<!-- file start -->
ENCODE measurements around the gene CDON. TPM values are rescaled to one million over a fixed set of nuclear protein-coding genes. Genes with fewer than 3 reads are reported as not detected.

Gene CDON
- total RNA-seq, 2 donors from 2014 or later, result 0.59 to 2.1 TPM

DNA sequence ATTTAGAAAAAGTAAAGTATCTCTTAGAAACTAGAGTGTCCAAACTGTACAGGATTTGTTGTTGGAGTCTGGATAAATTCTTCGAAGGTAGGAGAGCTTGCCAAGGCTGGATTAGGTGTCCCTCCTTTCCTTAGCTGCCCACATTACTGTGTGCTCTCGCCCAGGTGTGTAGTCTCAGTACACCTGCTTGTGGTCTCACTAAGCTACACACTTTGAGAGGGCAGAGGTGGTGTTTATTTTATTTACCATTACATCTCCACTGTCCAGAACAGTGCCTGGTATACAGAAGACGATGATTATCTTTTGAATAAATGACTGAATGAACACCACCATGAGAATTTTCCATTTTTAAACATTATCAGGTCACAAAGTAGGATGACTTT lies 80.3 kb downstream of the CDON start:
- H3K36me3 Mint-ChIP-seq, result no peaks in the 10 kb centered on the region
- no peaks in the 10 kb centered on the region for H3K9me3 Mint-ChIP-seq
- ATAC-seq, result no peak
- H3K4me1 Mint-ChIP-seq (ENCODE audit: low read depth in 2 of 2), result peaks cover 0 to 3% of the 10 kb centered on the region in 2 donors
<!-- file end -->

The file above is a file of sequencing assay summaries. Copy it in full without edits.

ENCODE measurements around the gene CDON. TPM values are rescaled to one million over a fixed set of nuclear protein-coding genes. Genes with fewer than 3 reads are reported as not detected.

Gene CDON
- total RNA-seq, 2 donors from 2014 or later, result 0.59 to 2.1 TPM

DNA sequence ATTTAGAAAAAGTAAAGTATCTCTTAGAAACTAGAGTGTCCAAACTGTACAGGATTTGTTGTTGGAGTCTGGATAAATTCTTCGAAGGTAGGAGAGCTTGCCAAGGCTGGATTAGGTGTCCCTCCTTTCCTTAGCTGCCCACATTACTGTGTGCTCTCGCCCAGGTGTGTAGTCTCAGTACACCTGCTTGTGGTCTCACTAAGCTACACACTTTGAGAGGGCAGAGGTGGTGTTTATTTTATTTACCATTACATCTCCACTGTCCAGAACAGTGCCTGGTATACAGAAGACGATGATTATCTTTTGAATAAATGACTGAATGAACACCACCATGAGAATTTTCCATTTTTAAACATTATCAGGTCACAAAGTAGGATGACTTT lies 80.3 kb downstream of the CDON start:
- H3K36me3 Mint-ChIP-seq, result no peaks in the 10 kb centered on the region
- no peaks in the 10 kb centered on the region for H3K9me3 Mint-ChIP-seq
- ATAC-seq, result no peak
- H3K4me1 Mint-ChIP-seq (ENCODE audit: low read depth in 2 of 2), result peaks cover 0 to 3% of the 10 kb centered on the region in 2 donors